Get “Pictures of a Floating World” here.
It has been nearly a year since Cheap Sushi began documenting not-so-commercial artists in-and-out of the Bay Area, and, until now, I can finally say that I’ve had the privilege to film and interview a few folks from bands that I’ve followed for over five years.
On our latest Sushi-esq outing, my brother and I had the opportunity to check out the Socal Rock band Silver Snakes, (each were members of former bands I followed including Horse the Band, Cathedrals, and Bleeding Kansas, to name a few) as they melted faces inside one of the Bay Area’s most oddly interesting DIY music spaces, The Burnt Ramen.
Before I dive into the music, I’m sure you’re wondering what made this venue “oddly interesting.” Well, let me show you something (said in Fire Marshall Bill’s tone)…err..Through my words at least. Graffiti, and, literally, a plethora of miscellaneous items blanketed the walls inside the venue–stickers, graffiti, tags, a volleyball, doll heads, and, yes, even a couch–were only a few things that made the inside of The Burnt Ramen stick out like Jay Leno’s chin.
The vibe of this venue reminded me of John Benson’s bus. Sure you probably wouldn’t want to take your fambam to either place, but The Burnt Ramen managed to create a comfortable energy unlike any other music venue I’ve been to.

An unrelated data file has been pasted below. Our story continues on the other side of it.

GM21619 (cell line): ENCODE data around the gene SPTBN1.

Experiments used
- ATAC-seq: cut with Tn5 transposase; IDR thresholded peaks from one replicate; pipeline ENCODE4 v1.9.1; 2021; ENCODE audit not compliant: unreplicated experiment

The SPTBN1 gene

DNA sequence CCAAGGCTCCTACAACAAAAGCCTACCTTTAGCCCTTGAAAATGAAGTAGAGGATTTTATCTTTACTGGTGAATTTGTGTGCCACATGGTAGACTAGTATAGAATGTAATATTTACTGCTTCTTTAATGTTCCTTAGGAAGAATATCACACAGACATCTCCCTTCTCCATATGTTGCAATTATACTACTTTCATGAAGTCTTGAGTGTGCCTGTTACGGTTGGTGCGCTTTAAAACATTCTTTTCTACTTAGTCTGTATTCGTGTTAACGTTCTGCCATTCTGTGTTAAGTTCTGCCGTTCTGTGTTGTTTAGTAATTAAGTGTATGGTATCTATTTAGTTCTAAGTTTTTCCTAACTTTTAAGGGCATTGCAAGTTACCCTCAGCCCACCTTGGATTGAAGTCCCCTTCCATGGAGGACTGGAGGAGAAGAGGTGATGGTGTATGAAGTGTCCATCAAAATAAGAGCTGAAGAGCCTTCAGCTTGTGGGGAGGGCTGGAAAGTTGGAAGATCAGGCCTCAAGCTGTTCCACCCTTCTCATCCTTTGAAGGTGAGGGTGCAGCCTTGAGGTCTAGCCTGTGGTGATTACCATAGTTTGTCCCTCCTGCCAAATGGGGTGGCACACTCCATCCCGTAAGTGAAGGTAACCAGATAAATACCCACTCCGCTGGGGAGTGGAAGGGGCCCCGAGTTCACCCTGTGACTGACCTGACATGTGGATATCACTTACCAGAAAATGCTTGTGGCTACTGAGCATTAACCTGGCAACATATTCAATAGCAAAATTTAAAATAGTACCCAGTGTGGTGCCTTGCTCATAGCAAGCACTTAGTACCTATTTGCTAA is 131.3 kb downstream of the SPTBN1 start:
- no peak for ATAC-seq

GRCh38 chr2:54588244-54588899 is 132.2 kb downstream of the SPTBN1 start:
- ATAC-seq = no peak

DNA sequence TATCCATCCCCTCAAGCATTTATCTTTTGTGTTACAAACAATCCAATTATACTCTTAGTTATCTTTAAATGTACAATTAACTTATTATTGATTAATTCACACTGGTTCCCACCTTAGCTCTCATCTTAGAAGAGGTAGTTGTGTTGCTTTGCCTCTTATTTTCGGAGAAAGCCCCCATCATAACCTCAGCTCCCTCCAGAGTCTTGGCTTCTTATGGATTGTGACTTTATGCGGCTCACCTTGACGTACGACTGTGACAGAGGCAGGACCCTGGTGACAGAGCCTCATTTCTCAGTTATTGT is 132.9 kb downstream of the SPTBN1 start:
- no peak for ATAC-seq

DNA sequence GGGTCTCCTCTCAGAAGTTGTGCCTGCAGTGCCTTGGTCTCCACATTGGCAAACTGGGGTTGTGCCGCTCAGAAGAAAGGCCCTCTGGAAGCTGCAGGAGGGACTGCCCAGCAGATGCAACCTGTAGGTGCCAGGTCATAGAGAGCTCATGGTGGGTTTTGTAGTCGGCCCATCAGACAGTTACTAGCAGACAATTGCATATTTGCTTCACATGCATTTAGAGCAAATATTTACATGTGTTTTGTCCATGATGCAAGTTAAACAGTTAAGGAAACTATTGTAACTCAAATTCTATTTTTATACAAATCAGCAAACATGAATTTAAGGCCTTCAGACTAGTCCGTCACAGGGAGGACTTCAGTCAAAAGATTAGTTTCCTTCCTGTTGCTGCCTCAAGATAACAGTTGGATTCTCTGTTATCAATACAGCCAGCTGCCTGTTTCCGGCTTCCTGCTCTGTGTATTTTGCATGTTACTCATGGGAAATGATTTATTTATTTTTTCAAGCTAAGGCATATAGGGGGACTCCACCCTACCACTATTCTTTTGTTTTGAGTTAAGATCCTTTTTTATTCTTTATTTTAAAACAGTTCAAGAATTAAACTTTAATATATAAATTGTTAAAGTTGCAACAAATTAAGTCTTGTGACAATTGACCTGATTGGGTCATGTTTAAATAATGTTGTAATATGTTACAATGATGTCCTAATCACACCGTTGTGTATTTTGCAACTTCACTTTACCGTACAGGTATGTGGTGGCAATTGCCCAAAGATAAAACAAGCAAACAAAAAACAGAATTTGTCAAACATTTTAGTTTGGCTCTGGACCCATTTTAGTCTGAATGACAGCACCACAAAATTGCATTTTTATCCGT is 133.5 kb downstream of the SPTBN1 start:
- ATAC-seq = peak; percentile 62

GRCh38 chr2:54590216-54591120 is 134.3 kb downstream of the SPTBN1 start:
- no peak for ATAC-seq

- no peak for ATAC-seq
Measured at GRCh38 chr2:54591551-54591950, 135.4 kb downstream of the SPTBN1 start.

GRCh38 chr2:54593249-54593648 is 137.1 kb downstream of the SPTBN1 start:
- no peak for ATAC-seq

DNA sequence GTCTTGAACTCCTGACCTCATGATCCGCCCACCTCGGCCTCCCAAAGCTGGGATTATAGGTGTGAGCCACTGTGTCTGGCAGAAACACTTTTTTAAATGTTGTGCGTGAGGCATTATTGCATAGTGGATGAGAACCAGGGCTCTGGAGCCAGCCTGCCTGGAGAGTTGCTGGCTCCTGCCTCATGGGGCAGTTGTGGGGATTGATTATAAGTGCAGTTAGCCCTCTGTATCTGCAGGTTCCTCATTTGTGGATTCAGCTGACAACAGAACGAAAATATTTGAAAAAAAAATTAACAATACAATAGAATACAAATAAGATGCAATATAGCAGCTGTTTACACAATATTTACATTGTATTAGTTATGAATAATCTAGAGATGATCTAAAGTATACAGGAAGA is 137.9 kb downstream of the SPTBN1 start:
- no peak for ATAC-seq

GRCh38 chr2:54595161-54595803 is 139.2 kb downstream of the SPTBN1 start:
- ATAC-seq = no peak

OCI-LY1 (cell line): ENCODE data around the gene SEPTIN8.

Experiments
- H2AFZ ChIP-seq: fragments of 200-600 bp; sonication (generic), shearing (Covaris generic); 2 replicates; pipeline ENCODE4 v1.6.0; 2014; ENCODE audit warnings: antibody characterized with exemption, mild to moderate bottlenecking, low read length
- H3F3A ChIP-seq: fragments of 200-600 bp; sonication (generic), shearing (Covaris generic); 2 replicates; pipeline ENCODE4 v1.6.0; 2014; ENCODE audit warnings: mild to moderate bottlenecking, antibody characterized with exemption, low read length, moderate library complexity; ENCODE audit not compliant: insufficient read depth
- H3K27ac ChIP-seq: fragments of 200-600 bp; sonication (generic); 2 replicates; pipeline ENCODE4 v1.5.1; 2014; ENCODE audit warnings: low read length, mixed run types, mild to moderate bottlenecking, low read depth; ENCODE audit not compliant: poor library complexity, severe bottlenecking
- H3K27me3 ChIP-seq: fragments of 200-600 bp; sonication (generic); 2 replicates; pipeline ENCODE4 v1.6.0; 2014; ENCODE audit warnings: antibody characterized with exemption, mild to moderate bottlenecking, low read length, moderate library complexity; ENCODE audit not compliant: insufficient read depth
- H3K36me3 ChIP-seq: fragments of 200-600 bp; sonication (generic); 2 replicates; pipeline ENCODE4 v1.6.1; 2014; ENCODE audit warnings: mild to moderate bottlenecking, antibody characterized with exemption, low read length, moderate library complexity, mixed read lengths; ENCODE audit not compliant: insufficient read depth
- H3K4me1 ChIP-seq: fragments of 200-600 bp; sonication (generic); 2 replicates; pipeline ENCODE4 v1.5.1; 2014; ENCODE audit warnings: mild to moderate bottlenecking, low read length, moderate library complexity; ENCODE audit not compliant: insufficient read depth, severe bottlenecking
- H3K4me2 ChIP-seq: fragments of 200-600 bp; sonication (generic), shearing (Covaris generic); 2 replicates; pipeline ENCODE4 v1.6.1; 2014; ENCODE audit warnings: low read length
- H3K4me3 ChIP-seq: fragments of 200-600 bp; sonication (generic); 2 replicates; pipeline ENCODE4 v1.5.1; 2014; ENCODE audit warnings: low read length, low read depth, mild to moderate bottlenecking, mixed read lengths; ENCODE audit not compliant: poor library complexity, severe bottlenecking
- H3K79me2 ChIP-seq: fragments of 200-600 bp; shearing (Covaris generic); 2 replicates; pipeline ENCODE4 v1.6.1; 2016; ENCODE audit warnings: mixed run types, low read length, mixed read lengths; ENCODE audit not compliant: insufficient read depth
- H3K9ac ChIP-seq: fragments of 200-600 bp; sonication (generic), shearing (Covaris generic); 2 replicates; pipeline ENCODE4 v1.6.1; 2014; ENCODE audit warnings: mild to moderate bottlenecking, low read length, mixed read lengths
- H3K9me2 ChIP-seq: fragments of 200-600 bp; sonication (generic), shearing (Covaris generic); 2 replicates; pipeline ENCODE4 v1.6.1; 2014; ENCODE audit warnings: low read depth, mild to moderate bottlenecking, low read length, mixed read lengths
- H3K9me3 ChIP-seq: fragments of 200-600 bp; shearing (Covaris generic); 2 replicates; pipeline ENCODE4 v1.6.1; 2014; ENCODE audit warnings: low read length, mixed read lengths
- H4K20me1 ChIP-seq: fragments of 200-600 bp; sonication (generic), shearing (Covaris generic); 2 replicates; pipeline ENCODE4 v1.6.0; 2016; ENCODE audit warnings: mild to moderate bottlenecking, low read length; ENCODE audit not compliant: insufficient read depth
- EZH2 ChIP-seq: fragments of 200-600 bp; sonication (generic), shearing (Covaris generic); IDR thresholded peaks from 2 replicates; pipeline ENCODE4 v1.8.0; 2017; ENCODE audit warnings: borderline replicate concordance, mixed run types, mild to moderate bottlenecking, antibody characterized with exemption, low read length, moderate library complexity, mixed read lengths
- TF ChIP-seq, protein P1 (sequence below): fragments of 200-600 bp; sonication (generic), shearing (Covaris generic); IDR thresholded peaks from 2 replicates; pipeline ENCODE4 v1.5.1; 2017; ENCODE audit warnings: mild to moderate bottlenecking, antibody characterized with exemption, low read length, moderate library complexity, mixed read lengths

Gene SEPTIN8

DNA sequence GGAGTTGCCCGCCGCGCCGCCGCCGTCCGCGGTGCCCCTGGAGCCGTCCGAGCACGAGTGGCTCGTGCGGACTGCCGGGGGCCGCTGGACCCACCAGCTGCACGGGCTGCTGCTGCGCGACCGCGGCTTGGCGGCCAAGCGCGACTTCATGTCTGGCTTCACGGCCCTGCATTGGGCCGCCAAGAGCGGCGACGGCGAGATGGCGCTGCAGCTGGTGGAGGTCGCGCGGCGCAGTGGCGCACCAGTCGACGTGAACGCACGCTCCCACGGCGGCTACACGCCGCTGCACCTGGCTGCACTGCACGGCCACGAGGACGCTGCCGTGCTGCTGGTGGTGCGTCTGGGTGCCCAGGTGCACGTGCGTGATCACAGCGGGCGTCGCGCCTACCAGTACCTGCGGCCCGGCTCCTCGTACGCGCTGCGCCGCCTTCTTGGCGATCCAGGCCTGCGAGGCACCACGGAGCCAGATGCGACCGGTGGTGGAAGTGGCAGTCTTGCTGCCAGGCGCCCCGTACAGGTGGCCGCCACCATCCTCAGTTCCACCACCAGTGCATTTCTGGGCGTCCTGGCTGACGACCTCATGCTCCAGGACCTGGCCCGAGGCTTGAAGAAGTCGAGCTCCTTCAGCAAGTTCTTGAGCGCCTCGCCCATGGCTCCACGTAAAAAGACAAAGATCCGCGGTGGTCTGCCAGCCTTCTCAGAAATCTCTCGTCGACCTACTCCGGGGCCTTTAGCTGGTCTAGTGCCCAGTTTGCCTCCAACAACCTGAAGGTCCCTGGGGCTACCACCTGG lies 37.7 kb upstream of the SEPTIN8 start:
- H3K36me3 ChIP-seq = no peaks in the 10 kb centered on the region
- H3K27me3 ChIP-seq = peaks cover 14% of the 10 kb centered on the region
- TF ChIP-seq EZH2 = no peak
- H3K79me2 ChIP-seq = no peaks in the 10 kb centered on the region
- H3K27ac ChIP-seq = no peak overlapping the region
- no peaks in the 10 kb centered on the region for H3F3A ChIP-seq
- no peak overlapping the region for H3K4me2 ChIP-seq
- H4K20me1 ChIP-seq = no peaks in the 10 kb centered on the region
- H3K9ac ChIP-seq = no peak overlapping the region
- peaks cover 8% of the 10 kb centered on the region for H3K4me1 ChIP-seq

“Donations” were collected in-between sets. Five bucks. Eh. I would’ve given more if I didn’t spend the rest of my cash on a 32 oz. of PBR. Hipster much? Oh, and might I add that outside drinks were allowed. Freak yes!
The opening band, Ten Thousand Leagues, performed on the floor under a single red light (which happened to go out from time to time), and created an intimate vibe by urging the audience to form a close-knit circle around them as they played. Awesome? Yes indeed.
The Silver Snakes certainly fed off the at-ease energy at The Burnt Ramen when they hit the stage. Though the band was not like the other bands that night, the crowd respectfully gave them full attention as they seamlessly transitioned through several of their songs off their newly released album “Pictures of a Floating World.”
Wait. Why am I still writing? Just check out the video and see the band for yourself. Also, be sure to check out a few additional questions I had with the lead vocalist, Alex Estrada, which did not quite make the video interview.
What got you interested in making music? And what bands were you a part of?
Alex: I’m in the seventh generation of musicians on my father’s side; I was definitely born into it. Music is something I’ve done since I was able to walk. I started my first band while in the 7th grade. We just hung out and attempted to cover all of my favorite Smashing Pumpkins’ songs (Cathedrals often did the same thing). In the last few years, I have played in Cathedrals, Deadhead, Burn your Life Down, Tiefighter, Children of God, and a few more. Right now, I’m just focused on Silver Snakes. I also play drums in Deadhead still, but those dudes are always on tour (Most of the band plays in Touche Amore). Daniel has played with Bleeding Kansas, End of End, Horse the Band, Tobias, and many more. Mike has played with Dear Life and Justin with Death Art.
Tell me a little bit about your former band Cathedrals and why you chose to make the transition to Silver Snakes.